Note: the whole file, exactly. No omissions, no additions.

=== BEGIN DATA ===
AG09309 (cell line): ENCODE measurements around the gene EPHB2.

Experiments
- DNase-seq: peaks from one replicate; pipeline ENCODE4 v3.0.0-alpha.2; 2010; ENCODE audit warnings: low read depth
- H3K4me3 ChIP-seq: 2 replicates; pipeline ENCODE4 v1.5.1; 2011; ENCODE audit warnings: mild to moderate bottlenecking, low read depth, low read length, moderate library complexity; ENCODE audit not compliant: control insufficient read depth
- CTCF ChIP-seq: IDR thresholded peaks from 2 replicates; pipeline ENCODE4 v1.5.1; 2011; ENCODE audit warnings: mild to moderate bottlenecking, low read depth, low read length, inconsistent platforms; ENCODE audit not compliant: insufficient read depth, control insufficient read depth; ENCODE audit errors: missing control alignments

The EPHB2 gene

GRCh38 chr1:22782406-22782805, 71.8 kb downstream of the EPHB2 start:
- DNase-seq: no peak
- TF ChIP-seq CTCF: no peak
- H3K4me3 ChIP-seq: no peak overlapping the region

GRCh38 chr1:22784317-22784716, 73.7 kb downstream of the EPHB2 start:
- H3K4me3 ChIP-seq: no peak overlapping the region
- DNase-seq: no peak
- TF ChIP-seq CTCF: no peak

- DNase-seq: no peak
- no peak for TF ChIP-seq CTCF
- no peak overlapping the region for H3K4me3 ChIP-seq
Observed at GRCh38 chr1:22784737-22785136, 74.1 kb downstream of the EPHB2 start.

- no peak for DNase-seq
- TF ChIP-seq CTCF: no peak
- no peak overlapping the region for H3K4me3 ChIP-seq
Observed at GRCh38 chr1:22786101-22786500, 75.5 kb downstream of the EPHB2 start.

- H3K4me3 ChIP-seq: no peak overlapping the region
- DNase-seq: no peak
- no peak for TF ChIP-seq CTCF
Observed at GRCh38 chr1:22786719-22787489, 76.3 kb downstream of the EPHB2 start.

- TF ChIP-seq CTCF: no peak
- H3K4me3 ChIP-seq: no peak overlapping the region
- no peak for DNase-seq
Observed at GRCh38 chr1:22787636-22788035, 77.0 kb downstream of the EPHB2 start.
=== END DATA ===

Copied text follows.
AG09309 (cell line): ENCODE measurements around the gene EPHB2.

Experiments
- DNase-seq: peaks from one replicate; pipeline ENCODE4 v3.0.0-alpha.2; 2010; ENCODE audit warnings: low read depth
- H3K4me3 ChIP-seq: 2 replicates; pipeline ENCODE4 v1.5.1; 2011; ENCODE audit warnings: mild to moderate bottlenecking, low read depth, low read length, moderate library complexity; ENCODE audit not compliant: control insufficient read depth
- CTCF ChIP-seq: IDR thresholded peaks from 2 replicates; pipeline ENCODE4 v1.5.1; 2011; ENCODE audit warnings: mild to moderate bottlenecking, low read depth, low read length, inconsistent platforms; ENCODE audit not compliant: insufficient read depth, control insufficient read depth; ENCODE audit errors: missing control alignments

The EPHB2 gene

GRCh38 chr1:22782406-22782805, 71.8 kb downstream of the EPHB2 start:
- DNase-seq: no peak
- TF ChIP-seq CTCF: no peak
- H3K4me3 ChIP-seq: no peak overlapping the region

GRCh38 chr1:22784317-22784716, 73.7 kb downstream of the EPHB2 start:
- H3K4me3 ChIP-seq: no peak overlapping the region
- DNase-seq: no peak
- TF ChIP-seq CTCF: no peak

- DNase-seq: no peak
- no peak for TF ChIP-seq CTCF
- no peak overlapping the region for H3K4me3 ChIP-seq
Observed at GRCh38 chr1:22784737-22785136, 74.1 kb downstream of the EPHB2 start.

- no peak for DNase-seq
- TF ChIP-seq CTCF: no peak
- no peak overlapping the region for H3K4me3 ChIP-seq
Observed at GRCh38 chr1:22786101-22786500, 75.5 kb downstream of the EPHB2 start.

- H3K4me3 ChIP-seq: no peak overlapping the region
- DNase-seq: no peak
- no peak for TF ChIP-seq CTCF
Observed at GRCh38 chr1:22786719-22787489, 76.3 kb downstream of the EPHB2 start.

- TF ChIP-seq CTCF: no peak
- H3K4me3 ChIP-seq: no peak overlapping the region
- no peak for DNase-seq
Observed at GRCh38 chr1:22787636-22788035, 77.0 kb downstream of the EPHB2 start.